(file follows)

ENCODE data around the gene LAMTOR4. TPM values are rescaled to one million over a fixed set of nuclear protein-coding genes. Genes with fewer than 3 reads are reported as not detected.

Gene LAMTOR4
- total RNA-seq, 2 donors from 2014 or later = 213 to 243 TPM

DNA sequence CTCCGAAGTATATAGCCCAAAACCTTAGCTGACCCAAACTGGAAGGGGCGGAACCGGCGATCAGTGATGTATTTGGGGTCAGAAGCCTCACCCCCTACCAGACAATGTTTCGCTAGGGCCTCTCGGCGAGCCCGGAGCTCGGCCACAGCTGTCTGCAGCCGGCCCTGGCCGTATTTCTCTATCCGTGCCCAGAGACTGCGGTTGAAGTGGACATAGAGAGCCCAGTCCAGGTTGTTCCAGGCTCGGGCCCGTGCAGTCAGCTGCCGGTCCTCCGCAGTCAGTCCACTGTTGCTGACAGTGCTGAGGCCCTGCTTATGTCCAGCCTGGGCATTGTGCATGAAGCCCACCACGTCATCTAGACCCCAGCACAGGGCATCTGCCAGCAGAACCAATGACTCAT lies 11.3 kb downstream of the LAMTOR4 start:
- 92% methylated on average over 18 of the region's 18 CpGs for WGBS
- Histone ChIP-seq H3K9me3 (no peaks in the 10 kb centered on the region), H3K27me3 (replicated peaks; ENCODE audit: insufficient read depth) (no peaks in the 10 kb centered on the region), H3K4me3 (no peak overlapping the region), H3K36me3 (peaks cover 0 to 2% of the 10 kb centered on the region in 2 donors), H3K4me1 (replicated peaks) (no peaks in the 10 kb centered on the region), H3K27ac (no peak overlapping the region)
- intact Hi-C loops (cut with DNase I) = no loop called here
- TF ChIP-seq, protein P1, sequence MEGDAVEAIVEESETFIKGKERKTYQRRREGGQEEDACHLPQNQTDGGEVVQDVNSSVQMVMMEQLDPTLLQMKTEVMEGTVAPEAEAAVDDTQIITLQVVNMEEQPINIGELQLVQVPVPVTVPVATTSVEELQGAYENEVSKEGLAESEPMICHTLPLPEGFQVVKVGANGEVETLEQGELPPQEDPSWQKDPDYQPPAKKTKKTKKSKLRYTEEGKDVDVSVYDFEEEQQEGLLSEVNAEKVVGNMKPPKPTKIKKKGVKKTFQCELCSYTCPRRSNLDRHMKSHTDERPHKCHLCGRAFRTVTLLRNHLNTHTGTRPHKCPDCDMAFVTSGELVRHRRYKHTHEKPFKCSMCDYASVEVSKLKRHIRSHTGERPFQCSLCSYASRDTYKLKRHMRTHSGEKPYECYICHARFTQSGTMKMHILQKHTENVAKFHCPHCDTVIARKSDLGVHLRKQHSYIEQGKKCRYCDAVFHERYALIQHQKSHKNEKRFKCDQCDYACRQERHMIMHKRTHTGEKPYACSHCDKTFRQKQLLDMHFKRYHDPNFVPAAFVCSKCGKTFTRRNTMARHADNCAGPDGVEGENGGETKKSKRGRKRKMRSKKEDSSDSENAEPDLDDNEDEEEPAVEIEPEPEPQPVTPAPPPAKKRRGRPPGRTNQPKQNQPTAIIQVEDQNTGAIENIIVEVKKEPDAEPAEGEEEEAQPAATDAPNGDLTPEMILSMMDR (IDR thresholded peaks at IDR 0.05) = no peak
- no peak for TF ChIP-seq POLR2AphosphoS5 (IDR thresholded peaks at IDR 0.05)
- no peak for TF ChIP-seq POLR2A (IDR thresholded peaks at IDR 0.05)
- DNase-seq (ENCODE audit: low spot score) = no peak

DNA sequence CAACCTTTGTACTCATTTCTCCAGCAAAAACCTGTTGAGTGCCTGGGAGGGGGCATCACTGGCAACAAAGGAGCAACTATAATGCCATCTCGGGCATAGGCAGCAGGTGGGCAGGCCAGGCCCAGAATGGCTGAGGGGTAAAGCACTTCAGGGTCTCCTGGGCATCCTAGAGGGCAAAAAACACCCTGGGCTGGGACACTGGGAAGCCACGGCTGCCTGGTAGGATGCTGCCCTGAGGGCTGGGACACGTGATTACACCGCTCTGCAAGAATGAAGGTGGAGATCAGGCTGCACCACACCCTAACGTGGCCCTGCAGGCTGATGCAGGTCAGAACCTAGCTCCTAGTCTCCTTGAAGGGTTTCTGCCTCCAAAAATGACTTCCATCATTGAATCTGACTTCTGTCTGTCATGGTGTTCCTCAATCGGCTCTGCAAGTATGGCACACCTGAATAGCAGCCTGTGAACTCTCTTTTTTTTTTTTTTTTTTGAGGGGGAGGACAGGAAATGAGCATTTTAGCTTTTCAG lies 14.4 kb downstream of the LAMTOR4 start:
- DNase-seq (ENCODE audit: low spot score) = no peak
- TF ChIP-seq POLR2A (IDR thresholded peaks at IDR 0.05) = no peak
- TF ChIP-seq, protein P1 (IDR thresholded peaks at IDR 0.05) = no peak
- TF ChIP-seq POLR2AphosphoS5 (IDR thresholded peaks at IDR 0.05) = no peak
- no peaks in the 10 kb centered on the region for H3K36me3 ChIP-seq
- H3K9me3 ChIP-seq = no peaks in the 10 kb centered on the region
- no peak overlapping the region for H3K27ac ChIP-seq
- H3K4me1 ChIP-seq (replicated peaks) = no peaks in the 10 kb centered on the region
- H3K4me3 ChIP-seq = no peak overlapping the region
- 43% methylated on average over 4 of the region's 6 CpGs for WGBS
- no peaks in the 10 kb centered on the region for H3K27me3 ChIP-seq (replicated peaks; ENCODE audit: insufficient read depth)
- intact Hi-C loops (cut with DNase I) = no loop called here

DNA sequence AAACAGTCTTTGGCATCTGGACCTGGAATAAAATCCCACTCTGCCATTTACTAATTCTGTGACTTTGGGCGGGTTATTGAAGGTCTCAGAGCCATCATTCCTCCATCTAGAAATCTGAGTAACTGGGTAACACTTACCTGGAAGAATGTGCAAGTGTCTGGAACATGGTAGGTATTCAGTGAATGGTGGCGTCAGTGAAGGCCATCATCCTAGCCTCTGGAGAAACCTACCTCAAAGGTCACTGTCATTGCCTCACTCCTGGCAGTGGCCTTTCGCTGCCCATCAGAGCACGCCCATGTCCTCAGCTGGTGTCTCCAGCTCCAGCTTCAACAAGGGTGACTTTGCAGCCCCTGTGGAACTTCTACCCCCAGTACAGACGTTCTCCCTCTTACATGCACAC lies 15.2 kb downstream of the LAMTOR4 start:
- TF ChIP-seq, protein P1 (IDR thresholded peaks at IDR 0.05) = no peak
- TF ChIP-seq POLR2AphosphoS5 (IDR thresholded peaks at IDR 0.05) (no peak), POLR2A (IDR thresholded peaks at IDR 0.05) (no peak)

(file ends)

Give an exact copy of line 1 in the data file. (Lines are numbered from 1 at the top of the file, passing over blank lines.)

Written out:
ENCODE data around the gene LAMTOR4. TPM values are rescaled to one million over a fixed set of nuclear protein-coding genes. Genes with fewer than 3 reads are reported as not detected.